Proceeding u/s 7A of EPF Act are deemed judicial proceeding -Supreme Court

Proceeding u/s 7A of the Employees Provident Funds and Miscellaneous Provisions Act, 1952 are deemed judicial proceeding within the meaning of Sections 193 and 228 IPC -Supreme Court

judicial-proceedings 

ABCAUS Case Law Citation:
ABCAUS 2083 (2017) (09) SC

The Substantial Question of Law framed/urged for determination:
Whether complaint under Section 228 IPC was maintainable in view of the proceeding under Section 7A of the Employees Provident Funds and Miscellaneous Provisions Act, 1952 (Act) deemed to be a judicial proceeding or whether the proceedings had to be before a court to invoke Section 195(1)(b)(i) of the Code of Criminal Procedure (CrPC)

Important Case Laws Cited/relied upon by the parties:
Lalji Haridas vs. State of Maharashtra, (1964) 6 SCR 700

Brief Facts of the Case:
The Assistant Provident Fund Commissioner (Commissioner) filed a complaint before the Judicial Magistrate First Class under Section 228 of Indian Penal Code (IPC) alleging that during an adjudication proceeding under Section 7A of the Act, with regard to provident fund claims of the respondent, the respondent had obstructed and interfered with the proceedings by abusing the Presiding Officer, and rushed to assault him, but the complainant was saved by the office staff.

Section 228 of IPC delas with intentional insult or interruption to public servant sitting in judicial proceeding. The section provides that anyone intentionally offersing any insult, or causing any interruption to any public servant, while such public servant is sitting in any stage of a judicial proceeding, shall be punished with simple imprisonment for a term which may extend to six months, or with fine which may extend to one thou­sand rupees, or with both. 

Acting on the complaint, the Magistrate convicted the respondent till rising of the Court and imposed fine of Rs. 500/- with default stipulation.

However, on appeal, the Sessions Judge while maintaining the conviction released him under the Probation of Offenders Act, 1958 on an undertaking of good behavior for a period of one year.

Not satisfied with the relief, the respondent moved the High Court in a revision application. The High Court concluded that the office of the Commissioner was not a court, and therefore, the complaint itself was not maintainable under Section 195(1)(b)(i) of the CrPC

Accordingly the High Court acquitted the respondent of the charge under Section 228 of the IPC on the premise that the adjudication proceedings under Section 7A of the Employees Provident Funds and Miscellaneous Provisions Act, 1952 not being before a court, the complaint itself was not maintainable.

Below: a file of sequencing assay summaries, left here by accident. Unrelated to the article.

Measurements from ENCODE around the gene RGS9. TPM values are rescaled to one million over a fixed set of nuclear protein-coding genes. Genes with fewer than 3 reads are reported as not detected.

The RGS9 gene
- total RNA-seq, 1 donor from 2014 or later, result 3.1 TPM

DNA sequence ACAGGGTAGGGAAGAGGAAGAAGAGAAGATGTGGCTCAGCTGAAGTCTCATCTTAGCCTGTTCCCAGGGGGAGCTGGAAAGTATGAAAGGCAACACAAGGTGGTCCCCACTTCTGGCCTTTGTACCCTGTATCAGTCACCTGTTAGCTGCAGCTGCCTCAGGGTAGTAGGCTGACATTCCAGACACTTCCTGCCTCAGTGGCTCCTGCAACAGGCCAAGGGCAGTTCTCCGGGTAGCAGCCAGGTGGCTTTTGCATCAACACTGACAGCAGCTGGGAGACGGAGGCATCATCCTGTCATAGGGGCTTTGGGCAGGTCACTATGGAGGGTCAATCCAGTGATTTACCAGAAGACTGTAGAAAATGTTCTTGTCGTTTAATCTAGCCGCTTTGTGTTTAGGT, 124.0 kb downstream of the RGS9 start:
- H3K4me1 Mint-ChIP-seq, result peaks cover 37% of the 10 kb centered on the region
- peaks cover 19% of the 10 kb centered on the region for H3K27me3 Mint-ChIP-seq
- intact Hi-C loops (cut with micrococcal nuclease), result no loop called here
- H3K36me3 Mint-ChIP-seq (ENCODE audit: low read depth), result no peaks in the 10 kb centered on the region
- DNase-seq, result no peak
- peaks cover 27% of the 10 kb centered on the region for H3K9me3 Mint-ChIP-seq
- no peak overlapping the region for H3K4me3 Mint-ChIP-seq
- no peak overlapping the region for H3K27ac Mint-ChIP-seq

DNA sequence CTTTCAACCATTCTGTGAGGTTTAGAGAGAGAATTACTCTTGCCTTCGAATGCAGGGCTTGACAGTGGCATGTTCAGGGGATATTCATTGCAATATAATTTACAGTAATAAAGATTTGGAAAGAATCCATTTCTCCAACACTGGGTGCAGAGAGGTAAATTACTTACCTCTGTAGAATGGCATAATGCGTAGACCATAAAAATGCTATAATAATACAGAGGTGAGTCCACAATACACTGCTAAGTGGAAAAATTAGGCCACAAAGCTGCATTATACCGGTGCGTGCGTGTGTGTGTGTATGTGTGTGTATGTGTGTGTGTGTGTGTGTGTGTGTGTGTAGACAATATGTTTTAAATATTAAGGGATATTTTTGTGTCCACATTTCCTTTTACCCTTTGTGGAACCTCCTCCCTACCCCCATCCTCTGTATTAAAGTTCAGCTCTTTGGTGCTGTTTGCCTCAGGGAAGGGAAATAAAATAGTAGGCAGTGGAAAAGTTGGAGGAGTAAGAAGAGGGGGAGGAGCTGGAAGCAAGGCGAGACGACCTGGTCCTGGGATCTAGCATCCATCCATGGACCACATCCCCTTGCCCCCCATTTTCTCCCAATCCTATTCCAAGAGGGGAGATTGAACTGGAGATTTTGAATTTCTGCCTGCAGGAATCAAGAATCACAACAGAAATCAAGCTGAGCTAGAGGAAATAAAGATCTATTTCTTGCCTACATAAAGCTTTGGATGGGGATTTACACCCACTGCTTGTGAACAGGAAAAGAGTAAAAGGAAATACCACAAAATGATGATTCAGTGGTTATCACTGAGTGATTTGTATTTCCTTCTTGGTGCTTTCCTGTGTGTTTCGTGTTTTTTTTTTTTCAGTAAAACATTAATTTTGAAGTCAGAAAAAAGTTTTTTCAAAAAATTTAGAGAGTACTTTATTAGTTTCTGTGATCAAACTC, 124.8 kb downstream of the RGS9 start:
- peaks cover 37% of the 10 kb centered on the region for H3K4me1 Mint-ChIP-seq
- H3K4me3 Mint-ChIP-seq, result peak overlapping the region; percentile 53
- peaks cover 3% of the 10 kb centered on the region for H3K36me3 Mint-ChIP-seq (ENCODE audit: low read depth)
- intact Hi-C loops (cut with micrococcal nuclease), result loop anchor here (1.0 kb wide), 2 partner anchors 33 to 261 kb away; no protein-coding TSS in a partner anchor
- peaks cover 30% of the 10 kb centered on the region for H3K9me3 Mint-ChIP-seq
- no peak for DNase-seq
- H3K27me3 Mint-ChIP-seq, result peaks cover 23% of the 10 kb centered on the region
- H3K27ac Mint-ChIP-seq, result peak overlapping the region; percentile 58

Aggrieved by order of the High Court,  the Commissioner (Appellant in the present case) approached the Hon’ble Supreme Court.

Observations made by the Supreme Court:
The Hon’ble Supreme Court observed that Section 2(i) of the CrPC defines a judicial proceeding to include any proceedings in the course of which evidence is or may be legally taken on oath. This power is indisputably statutorily vested in the authority holding proceedings under Section 7A of the Act.

The Hon’ble Supreme Court opined that the legislature, in its wisdom, considering the seriousness of the adjudicatory process under the said provision, vested it with the nature of a judicial proceeding within the meaning of Sections 193 and 228 IPC.

The Hon’ble Supreme Court went on to observe that If the proceedings under Section 7A are deemed to be a judicial proceeding by fiction, it must be carried to its logical conclusion. Therefore, such a judicial proceeding can well be equated for that purpose with a court under Section 195(1)(b)(i). Whether the proceedings under Section 7A will partake the character of a court or not, was not relevant to the controversy.

The Hon’ble Supreme Court opined that the High Court failed to consider the effect of the judicial nature of the proceeding, simply by reference to Section 195(1)(b)(i) Cr.P.C. to hold that the proceedings did not partake the nature of a court, and therefore, the complaint was not maintainable.

The Hon’ble Supreme Court rejected as frivolous the argument that the complaint was required to be filed under Section 340 CrPC before the appellate tribunal and not before the magistrate having jurisdiction.

judicial proceeding

Download Full Judgment

----------- Similar Posts: -----------

Leave a Reply

Subscribe to ABCAUS Newsletter

Get reliable, authentic and latest updates on taxation/corporate and other laws in your mail box free.



After subscribing, please check your email (including spam or junk folder) and activate the subscription link by clicking it.